Comments: Over a $105 barrel

"Goldman Sachs is one of the biggest traders in energy derivatives"

This fact tells us that Goldman Sachs has a vested interest in market volatility.

What amazes me is that when the oil price rises by a significant amount in a day then a rash of pundits appear to justify this change in terms of “fears” over supply. And yet there has been no failure of supply – years of wars, hurricanes, refinery explosions but no rationing at the petrol pump.

Even if there might be a problem in a few years’ time that’s no reason for the price of oil for delivery in three months’ time to rise.

Surely the obvious explanation for the high oil price and high price-volatility is speculation by the likes of Goldman Sachs and other US-based speculators.

There’s no difference between today’s commodity speculation and the Asian currency speculation of the 90s. It’s driven by a ready supply of vast amounts of cheap money being put on what’s seen as a one-way bet in a restricted market. To describe this as “free market forces” is ridiculous.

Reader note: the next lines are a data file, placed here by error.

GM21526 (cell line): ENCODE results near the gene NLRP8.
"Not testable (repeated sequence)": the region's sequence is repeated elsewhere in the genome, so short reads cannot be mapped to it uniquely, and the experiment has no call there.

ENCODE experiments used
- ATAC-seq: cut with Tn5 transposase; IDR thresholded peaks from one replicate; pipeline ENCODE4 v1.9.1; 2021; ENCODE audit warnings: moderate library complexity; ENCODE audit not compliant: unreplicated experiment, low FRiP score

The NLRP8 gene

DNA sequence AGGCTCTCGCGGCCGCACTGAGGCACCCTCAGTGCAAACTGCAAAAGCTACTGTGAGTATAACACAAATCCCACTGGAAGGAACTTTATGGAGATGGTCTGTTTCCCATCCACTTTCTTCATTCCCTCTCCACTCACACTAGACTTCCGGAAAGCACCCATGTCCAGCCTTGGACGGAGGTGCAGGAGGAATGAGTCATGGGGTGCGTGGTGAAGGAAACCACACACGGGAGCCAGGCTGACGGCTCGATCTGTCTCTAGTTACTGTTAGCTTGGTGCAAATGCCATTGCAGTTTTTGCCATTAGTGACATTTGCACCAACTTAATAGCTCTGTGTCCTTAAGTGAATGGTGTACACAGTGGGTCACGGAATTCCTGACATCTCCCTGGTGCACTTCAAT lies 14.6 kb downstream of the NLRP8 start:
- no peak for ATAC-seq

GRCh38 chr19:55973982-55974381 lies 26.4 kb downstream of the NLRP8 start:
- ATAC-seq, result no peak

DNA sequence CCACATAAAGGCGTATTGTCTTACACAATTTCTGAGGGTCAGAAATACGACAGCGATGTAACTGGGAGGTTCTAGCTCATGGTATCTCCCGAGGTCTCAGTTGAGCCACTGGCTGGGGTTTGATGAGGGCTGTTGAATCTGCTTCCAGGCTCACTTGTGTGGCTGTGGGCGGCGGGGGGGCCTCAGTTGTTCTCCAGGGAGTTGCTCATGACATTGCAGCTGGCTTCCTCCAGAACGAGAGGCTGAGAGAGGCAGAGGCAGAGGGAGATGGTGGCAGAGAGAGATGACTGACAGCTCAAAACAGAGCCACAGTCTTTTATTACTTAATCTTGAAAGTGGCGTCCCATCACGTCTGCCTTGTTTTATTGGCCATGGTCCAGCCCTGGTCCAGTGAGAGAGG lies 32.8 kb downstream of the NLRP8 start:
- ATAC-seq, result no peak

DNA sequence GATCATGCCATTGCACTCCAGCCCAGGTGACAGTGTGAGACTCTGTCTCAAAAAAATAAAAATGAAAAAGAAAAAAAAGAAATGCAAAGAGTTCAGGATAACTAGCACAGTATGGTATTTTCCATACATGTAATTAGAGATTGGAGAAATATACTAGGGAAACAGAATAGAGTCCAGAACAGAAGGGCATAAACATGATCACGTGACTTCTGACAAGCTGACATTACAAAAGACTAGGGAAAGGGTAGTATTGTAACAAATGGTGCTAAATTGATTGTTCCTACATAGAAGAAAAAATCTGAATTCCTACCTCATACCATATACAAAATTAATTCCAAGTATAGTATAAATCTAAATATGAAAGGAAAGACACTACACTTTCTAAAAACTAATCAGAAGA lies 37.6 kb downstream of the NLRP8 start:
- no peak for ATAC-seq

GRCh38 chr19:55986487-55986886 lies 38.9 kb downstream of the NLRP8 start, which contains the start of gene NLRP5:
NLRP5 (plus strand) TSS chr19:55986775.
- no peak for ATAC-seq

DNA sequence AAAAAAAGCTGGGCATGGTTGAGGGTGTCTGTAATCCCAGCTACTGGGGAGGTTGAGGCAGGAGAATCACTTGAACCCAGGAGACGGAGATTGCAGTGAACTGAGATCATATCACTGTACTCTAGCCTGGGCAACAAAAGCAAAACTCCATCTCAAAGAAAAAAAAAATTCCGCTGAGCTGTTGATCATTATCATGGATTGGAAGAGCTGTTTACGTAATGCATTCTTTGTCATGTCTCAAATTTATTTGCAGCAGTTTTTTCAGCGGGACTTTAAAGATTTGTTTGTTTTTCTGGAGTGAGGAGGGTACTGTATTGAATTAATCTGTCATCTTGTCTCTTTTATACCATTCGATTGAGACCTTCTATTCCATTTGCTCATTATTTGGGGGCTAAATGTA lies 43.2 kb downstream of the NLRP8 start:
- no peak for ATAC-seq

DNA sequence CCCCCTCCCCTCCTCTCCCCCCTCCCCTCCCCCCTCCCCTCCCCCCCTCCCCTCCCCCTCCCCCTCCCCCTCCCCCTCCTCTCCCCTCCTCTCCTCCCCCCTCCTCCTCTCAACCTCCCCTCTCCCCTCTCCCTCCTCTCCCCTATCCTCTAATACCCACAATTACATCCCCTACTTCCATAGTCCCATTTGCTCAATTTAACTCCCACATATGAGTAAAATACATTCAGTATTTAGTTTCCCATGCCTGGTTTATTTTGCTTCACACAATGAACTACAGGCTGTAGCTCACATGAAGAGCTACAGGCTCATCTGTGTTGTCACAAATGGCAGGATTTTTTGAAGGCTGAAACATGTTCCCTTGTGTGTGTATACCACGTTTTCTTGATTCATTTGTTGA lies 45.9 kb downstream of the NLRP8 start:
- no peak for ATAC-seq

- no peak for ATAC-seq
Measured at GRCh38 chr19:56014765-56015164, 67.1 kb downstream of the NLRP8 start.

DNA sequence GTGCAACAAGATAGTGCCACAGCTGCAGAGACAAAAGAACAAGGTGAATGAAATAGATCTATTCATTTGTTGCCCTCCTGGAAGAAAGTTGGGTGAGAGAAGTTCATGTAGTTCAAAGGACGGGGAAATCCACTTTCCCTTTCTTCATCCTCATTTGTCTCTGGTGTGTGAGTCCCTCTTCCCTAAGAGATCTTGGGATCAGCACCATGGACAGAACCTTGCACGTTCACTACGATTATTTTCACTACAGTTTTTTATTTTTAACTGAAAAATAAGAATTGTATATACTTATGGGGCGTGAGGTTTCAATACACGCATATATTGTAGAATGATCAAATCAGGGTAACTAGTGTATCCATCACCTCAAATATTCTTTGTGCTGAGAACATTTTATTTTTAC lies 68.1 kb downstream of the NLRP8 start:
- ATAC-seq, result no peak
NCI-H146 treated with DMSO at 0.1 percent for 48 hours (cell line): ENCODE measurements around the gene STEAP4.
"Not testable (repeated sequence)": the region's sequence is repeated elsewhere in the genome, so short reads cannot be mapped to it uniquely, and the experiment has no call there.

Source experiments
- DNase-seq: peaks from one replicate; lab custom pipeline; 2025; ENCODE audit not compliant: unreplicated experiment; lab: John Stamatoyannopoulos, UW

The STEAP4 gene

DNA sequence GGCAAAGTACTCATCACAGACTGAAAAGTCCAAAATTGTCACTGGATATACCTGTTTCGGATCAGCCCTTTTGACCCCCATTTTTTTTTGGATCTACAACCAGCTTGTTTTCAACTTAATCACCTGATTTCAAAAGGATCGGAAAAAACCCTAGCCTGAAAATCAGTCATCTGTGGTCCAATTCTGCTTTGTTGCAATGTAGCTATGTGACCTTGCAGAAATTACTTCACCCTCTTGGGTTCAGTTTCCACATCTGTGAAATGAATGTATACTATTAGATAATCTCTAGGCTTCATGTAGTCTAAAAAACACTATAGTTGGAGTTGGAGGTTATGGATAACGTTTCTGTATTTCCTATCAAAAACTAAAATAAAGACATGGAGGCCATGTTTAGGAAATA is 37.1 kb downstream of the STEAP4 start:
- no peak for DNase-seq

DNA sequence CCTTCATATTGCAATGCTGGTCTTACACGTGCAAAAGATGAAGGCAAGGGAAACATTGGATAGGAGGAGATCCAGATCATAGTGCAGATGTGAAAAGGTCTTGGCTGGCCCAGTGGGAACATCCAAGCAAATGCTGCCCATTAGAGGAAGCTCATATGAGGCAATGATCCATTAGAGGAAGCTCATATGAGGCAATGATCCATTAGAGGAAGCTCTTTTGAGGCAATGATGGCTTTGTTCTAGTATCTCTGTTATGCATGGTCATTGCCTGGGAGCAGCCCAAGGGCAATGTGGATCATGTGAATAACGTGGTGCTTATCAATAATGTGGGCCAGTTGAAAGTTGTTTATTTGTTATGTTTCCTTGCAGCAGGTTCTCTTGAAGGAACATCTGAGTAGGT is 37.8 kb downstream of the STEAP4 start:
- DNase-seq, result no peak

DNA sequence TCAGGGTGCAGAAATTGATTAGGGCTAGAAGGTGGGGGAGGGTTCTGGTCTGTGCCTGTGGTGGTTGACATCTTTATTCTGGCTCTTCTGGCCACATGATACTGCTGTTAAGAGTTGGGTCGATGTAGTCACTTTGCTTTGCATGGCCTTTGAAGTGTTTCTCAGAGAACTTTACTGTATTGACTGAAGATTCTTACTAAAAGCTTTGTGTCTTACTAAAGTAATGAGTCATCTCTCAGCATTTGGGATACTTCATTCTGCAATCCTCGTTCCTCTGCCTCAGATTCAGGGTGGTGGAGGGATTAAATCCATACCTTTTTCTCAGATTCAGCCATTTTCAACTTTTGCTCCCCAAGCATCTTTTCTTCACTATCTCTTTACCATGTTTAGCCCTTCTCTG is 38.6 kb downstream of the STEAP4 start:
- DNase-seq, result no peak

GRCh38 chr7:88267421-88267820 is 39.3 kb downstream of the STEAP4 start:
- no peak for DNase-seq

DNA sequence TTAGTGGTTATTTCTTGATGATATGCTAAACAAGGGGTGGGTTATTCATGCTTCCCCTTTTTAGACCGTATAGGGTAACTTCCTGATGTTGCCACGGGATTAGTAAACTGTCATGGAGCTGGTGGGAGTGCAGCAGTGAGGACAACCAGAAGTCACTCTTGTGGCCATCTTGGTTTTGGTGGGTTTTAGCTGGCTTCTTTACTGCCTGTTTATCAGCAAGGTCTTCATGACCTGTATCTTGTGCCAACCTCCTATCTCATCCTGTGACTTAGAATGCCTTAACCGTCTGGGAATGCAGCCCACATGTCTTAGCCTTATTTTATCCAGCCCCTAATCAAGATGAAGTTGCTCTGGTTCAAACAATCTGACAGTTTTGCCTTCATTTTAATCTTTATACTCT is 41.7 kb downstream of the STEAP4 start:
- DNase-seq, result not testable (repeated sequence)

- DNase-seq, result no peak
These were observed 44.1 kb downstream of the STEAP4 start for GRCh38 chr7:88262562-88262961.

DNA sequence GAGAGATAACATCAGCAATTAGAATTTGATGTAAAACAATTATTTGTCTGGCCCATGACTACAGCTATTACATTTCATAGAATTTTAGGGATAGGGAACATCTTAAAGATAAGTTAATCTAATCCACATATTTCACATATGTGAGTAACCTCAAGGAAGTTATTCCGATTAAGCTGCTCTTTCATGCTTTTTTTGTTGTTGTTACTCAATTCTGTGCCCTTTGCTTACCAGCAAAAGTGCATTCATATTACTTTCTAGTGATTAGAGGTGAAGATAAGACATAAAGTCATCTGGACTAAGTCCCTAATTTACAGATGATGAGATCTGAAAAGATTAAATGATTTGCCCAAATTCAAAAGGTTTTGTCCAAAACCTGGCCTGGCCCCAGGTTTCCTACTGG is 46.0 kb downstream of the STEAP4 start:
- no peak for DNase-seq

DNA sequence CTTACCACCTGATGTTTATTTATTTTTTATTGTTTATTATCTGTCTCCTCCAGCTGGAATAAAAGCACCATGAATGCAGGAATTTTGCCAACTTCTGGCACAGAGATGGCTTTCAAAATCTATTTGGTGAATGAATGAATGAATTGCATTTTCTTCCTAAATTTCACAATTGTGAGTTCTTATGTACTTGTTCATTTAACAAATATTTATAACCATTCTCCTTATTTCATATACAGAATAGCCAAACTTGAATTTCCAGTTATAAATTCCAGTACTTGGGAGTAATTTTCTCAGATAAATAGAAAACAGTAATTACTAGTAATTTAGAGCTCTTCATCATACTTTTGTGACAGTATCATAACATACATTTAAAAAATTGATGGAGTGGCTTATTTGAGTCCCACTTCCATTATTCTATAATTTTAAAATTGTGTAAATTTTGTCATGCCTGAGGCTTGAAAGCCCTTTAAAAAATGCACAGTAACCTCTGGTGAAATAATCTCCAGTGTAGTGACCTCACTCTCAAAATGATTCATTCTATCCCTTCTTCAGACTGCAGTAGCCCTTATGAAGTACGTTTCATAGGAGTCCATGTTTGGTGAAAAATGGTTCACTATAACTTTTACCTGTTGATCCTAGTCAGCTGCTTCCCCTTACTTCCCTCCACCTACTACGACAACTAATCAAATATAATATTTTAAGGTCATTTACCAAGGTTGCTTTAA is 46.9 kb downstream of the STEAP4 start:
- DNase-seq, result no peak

Just as governments take steps to stop disruptive speculation in currency and equity markets, the oil market is too important to be left to manipulation by speculators. The US government could make oil price speculation unprofitable but it doesn’t, for reasons that seem all too obvious.

Posted by David Sandiford at April 26, 2005 06:51 AM

I too echo the comments of the previous poster. The Economist is simply accepting the rhetoric of such biased companies. I've seen elsewhere that while world energy demand is up, the overall demand is not more than 5%, so these skyrocketing prices are indeed part of the speculation, something stated by Asian financial analysts over a year ago, so perhaps if the media would do its job maybe the truth of such biased allegations made by Goldman's could be vetted.

Posted by ron rivers at June 13, 2005 09:17 PM